As near as anyone can tell, Santa Claus as we know him today was inspired by an unlikely combination of events that began in 280 A.D. with the birth of one Nicholas Corbis-Bettman in Pataria, a city in Asia Minor. He was by all accounts a generous man of great material wealth, and one who liked to remain anonymous when helping the poor.
Legend has it that he gave gifts late at night in order to keep his identity a secret. There are several variations of one of the most famous stories associated with Nicholas, a priest in the Christian church.
The gentlest version is that he provided dowries for the three daughters of a poor man who otherwise had no money to give them upon their marriages. Bishop Nicholas left bags of gold in the stockings the girls had set to dry by the fire. Ever since, children have continued the tradition of leaving Christmas stockings "hung by the chimney with care" as so famously described in Clement Moore's 1822 poem "The Night Before Christmas."
A less innocent -- and perhaps more realistic -- version has been cited by The History Channel. In this version, the dowry provided by Nicholas saved the sisters from being sold into prostitution or slavery.
In any case, Nicholas became renowned for his generosity and kindness. In 303 A.D., the Roman emperor Diocletian decided to reward him by ordering citizens to worship Nicholas as a god. That didn't go over too well in Christian circles, where there is only one Almighty worthy of worship. Even Nicholas himself couldn't in good conscience accept the honor.
The emperor promptly threw Nicholas in prison, where he languished for more than five years. Nicholas was released when Constantine came to power. By this time, Nicholas was a bishop in the church at Myra. He continued his acts of generosity and kindness all the way to his death on December 6, 343 A.D.
One hundred years later, a number of churches throughout Asia Minor and Greece were named in honor of Bishop Nicholas. By 800 A.D., the Eastern Catholic Church had officially recognized him as a saint. During the next 11 centuries, his fame and popularity spread throughout Europe, and stories increased of his particular love for children.
The Dutch in particular honored St. Nicholas; the very first church built by the Dutch in New York City was named -- you guessed it -- St. Nicholas Church. In Dutch, St. Nicholas is pronounced "Sinterklass." On foreign tongues, it soon became "Santa Claus."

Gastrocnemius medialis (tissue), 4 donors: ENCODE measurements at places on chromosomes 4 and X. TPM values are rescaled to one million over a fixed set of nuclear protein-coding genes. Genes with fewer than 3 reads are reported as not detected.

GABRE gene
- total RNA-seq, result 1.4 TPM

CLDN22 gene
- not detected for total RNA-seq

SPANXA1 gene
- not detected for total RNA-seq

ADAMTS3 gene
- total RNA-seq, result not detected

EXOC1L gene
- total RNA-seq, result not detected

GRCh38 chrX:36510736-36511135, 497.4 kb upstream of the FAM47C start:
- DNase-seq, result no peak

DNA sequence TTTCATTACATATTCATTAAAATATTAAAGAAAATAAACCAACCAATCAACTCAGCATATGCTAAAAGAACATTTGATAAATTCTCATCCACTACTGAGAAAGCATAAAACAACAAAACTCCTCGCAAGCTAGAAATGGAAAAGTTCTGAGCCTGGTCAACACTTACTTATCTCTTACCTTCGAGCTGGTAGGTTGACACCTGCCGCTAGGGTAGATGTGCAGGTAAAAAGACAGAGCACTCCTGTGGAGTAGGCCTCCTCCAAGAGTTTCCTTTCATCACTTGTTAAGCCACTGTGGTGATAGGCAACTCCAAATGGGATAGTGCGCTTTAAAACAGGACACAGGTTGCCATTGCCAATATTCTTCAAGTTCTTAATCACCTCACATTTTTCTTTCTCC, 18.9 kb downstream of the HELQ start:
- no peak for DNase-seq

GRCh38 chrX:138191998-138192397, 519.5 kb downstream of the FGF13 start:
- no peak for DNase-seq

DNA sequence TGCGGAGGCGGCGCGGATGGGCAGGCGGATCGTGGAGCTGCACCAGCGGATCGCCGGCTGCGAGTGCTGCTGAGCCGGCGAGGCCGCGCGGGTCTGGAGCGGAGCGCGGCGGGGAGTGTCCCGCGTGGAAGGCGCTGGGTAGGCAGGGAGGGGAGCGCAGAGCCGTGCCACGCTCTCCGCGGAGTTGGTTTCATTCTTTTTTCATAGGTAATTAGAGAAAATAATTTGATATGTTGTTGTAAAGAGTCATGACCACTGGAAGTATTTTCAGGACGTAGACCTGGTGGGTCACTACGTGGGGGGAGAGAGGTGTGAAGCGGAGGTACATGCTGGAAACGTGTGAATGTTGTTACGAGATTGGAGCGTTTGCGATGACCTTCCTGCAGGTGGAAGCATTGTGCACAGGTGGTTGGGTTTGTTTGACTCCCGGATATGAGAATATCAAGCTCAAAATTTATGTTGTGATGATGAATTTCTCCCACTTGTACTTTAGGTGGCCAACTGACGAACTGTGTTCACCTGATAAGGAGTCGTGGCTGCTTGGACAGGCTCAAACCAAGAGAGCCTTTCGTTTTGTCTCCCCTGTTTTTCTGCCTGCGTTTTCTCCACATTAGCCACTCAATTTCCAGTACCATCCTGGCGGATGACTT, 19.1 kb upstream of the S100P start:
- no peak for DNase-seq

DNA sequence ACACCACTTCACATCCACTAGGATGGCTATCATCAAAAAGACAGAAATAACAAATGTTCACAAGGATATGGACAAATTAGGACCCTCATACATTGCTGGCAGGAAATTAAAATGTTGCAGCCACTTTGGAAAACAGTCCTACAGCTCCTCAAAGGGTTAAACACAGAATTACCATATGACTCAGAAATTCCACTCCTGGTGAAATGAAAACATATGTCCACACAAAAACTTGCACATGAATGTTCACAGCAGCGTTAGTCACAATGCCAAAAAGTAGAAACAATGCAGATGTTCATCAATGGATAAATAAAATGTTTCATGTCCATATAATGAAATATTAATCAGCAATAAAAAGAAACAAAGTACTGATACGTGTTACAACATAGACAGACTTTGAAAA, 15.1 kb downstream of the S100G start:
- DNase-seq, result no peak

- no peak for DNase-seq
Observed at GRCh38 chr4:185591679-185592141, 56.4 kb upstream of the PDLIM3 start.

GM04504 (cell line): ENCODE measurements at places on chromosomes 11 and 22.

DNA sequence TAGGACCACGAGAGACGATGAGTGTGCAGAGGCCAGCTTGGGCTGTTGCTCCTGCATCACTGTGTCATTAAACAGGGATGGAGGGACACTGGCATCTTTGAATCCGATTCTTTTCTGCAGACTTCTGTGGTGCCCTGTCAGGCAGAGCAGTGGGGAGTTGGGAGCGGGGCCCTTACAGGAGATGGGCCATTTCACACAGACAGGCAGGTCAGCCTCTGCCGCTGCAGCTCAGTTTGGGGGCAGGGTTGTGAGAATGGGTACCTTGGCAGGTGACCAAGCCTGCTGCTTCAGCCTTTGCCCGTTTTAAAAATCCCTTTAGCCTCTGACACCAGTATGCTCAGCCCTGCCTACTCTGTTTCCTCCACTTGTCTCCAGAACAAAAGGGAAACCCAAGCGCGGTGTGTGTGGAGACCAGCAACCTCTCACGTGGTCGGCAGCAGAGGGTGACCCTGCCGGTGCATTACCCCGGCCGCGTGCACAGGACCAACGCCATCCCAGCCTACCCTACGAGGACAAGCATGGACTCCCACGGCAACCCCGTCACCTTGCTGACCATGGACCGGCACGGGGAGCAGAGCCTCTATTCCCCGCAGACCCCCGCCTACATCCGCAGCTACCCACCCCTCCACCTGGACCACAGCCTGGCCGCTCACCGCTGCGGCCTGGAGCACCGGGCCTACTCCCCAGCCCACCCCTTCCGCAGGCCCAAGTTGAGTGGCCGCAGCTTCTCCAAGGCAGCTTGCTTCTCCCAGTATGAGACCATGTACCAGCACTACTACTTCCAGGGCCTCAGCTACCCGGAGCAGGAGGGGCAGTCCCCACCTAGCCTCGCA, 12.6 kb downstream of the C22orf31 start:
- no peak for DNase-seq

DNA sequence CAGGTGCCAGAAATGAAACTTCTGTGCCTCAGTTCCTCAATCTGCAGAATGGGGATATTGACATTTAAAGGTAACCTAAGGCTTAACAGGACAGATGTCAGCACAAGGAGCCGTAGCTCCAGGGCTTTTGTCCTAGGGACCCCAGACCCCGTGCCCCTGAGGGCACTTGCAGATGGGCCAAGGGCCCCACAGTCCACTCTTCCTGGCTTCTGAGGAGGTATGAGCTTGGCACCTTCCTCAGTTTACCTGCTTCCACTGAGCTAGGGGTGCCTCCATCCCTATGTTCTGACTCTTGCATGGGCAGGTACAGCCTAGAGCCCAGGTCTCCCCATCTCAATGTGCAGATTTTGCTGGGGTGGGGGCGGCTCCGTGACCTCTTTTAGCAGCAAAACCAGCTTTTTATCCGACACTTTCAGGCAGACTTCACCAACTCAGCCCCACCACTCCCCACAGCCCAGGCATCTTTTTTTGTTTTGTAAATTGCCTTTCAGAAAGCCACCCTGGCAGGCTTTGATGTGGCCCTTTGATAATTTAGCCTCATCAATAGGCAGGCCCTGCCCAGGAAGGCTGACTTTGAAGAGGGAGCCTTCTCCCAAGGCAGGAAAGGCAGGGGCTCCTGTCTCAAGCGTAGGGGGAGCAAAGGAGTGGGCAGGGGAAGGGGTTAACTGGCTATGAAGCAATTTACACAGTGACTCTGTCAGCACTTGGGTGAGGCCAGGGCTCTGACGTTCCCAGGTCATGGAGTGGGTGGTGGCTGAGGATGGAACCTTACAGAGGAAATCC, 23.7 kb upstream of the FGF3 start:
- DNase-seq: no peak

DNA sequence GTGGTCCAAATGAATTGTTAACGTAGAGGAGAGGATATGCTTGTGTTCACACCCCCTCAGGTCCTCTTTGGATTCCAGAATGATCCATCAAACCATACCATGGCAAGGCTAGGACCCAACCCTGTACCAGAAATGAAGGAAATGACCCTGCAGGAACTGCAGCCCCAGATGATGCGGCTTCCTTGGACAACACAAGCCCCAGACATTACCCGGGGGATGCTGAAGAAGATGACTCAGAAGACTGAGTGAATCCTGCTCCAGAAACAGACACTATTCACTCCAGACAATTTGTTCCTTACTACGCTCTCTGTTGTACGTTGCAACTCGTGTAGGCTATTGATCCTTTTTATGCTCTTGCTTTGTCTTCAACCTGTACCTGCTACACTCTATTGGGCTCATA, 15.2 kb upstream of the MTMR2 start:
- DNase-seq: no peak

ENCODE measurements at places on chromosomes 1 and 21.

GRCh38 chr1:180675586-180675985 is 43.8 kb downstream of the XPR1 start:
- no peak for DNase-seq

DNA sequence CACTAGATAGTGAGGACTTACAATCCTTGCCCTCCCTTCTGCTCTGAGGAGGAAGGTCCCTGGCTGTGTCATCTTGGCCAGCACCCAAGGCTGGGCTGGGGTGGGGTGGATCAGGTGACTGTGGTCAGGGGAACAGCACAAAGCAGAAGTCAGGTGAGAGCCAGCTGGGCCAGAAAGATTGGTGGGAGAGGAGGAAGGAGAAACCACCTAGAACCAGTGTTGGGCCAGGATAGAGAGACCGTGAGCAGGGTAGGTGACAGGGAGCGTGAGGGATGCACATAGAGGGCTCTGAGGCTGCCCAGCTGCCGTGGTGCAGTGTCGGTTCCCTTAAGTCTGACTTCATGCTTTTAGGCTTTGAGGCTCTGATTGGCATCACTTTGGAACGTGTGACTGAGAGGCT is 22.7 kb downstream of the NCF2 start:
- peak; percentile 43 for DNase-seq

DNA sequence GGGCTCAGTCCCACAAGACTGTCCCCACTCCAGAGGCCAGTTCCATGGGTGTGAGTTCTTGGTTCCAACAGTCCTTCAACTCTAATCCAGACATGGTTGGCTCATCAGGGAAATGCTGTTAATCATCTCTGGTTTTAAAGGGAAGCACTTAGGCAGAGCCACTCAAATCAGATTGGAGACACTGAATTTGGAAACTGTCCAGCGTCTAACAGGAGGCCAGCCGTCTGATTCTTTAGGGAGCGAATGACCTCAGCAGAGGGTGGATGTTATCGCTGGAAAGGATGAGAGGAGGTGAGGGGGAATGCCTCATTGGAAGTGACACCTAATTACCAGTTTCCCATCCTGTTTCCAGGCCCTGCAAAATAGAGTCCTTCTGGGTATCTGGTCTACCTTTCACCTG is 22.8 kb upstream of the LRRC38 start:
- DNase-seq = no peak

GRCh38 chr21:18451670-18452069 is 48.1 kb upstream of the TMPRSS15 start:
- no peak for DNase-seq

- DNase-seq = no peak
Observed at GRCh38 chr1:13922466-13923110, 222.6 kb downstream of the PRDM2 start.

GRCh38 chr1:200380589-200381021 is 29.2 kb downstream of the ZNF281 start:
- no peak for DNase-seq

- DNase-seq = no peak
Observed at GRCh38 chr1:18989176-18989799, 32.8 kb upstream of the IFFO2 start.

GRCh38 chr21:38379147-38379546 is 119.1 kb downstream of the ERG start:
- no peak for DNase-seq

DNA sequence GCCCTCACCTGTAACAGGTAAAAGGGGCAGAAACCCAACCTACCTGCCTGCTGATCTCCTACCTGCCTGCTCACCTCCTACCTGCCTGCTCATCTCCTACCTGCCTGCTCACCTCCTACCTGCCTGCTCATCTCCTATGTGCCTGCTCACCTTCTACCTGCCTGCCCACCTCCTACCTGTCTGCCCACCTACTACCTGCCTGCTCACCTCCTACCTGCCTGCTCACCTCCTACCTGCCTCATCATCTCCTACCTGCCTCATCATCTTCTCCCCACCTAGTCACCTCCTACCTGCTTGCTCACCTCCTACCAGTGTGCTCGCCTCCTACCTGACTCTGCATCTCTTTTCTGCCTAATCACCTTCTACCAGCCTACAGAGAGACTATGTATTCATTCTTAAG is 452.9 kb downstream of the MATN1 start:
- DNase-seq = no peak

Yet some myth-busters (see History News Network at www.hnn.us) claim that Santa as we know him today was mostly fabricated in the United States after the Revolutionary War as Americans began to "invent" traditions for a new country. In Colonial times, Santa was clean-shaven and skinny. By the early 1800s, he was bulky, wore a broad-brimmed Dutch hat and smoked a pipe.
The fat, white-bearded Santa Claus of the red suit made his debut on the pages of Harper's Weekly in 1863 in drawings created by Thomas Nast. The artist based his Santa on descriptions from Moore's "The Night Before Christmas." Over the course of two decades, Nast's Santa Claus kept getting bigger and better. What began as a small and jolly elf grew into a kindly grandfather-like fellow.
By the 1920s, the general image of Santa Claus in the United States was of sack-toting, white-bearded roly-poly gent most often in a red suit trimmed with white fur, although he occasionally appeared in other colors.
A writer on snopes.com laments that many people cling to the mistaken belief that the American Santa Claus was a creation of the Coca Cola Company. The writer argues that it is a myth, and easily proven.
True, the writer notes, Coca Cola certainly became famous for its lush, beautifully rendered illustrations of Santa Claus enjoying cool, refreshing bottles of the soda. And it was a happy coincidence that the colors of Santa's suit coincided with the brand colors of Coca-Cola.
But Coca-Cola didn't introduce its advertising campaign until the early 1930s, by which time the modern image of Santa -- a St. Nicholas for the ages -- had been firmly established in the America psyche. There he has remained virtually unchanged for more than 80 years.
-- J. ANDERSON